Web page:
On Saturday, we had a lazy morning and then decided to go check out Branson. We embarked on a 4-mile journey to "The Strip" and proceeded to sit in traffic for nearly an hour, inching down the 4-lane road as everyone paused to look at the various signs and attractions. Our first stop was "Ride the Ducks", where we were herded through an obligatory photo opportunity and onto a rehabilitated amphibious military vehicle for a tour of Branson by land and lake. We were given free "quackers", mouth devices that made duck sounds and our driver encouraged us to quack at other ducks that passed and at unsuspecting motorists. Perhaps all this quacking causes the traffic jams. Our driver was very informative as he regaled us with some of the history of Branson including the story of The Shepherd of the Hills, a book written about the area which he told us has sold millions of copies and is the fourth most popular widely read book in publishing history (so why haven't we heard of it? we wondered). The duck then meandered up a hill and we were driven past various rusted old military vehicles. I found this to be dull, but many of the men on the Duck rapidly snapped photos. At the top of the hill, we were treated to a panoramic view of the lakes and countryside. The climax of the Duck ride was the plunge into the lake, during which the back row got soaked. Children were allowed to pilot the duck on a brief cruise before we returned to land and the duck depot. Some of us found the duck ride nauseating, but we all felt it gave us a good overview of Branson.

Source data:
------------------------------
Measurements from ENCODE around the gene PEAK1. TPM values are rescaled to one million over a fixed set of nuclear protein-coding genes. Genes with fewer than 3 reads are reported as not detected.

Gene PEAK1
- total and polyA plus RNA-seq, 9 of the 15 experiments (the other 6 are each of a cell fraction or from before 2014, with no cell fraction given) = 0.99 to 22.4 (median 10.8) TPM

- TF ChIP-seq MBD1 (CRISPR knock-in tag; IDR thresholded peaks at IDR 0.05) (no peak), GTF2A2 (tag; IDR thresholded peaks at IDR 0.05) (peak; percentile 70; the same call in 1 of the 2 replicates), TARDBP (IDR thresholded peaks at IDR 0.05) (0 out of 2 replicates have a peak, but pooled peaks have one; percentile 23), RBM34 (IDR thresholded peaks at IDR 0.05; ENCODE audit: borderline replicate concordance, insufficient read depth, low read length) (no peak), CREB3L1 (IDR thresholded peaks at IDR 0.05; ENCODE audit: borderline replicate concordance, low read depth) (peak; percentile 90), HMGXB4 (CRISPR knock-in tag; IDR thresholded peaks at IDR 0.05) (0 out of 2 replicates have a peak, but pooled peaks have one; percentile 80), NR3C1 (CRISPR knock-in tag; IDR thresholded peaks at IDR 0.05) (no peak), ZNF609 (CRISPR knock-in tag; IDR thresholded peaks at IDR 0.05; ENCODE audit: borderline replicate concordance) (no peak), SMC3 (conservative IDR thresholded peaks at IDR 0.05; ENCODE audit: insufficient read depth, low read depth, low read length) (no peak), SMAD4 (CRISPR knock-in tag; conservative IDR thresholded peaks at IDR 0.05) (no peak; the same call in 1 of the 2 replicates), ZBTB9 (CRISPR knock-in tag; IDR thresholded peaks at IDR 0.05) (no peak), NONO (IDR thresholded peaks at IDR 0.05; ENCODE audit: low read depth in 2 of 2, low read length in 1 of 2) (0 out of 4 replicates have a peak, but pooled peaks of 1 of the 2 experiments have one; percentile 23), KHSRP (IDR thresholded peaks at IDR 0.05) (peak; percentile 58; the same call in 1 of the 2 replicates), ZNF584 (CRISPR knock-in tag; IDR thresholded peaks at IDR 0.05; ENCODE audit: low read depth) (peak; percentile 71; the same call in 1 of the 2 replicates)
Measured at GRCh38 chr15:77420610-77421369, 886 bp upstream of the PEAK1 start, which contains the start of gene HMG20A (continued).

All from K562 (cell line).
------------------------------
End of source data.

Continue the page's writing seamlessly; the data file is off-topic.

Next we visited a strip mall that boasts the World's Largest Banjo and a very large gift shop where we bought souvenirs and postcards. We then proceeded to Dolly Parton's Dixie Stampede. The ticket agent had advised arriving one hour early for the pre-show. We walked from the giant parking lot past the stables where the horses were housed. Inside, we were ushered through the obligatory group photo opportunity and then into a small saloon where the pre-show magic act was taking place. We watched a guy spin plates on sticks, juggle fire, etc. Then, we were herded into a large theater and seated in long rows ringing the dirt-floored arena. Our hyperactive waiter introduced himself and made chit chat as tons of retirees and families filed in and took their seats. Before long, Dolly Parton's voice rang out over the speakers welcoming us to her Dixie Stampede and buffalos came rushing out into the arena. I have to say it was rather thrilling to see buffalos running around to patriotic music, and I especially liked the one who rolled over in the dirt and showed off his undercarriage as if he was in the middle of a bizarre acid trip. Unfortunately, the buffalos were herded off too quickly for us to really appreciate them, perhaps because Branson family values discourages showcasing large buffalo testicles. The show continued with various feats of horsemanship and song and dance.